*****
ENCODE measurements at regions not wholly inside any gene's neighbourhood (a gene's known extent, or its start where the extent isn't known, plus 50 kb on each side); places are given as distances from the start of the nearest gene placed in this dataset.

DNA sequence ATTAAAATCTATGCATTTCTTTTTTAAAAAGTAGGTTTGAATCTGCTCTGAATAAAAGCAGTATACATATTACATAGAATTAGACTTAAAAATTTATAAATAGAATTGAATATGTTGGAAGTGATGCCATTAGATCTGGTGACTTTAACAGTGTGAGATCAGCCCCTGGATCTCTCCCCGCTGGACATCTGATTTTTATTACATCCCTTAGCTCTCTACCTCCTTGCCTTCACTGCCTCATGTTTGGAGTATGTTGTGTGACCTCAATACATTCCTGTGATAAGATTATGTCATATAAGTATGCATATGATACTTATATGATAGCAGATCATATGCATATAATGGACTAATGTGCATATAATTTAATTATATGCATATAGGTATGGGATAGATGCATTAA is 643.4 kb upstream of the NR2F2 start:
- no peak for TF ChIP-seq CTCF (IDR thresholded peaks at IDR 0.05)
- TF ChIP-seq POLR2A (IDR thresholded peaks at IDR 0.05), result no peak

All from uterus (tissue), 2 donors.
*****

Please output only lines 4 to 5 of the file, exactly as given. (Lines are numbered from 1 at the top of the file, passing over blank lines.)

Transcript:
- TF ChIP-seq POLR2A (IDR thresholded peaks at IDR 0.05), result no peak

All from uterus (tissue), 2 donors.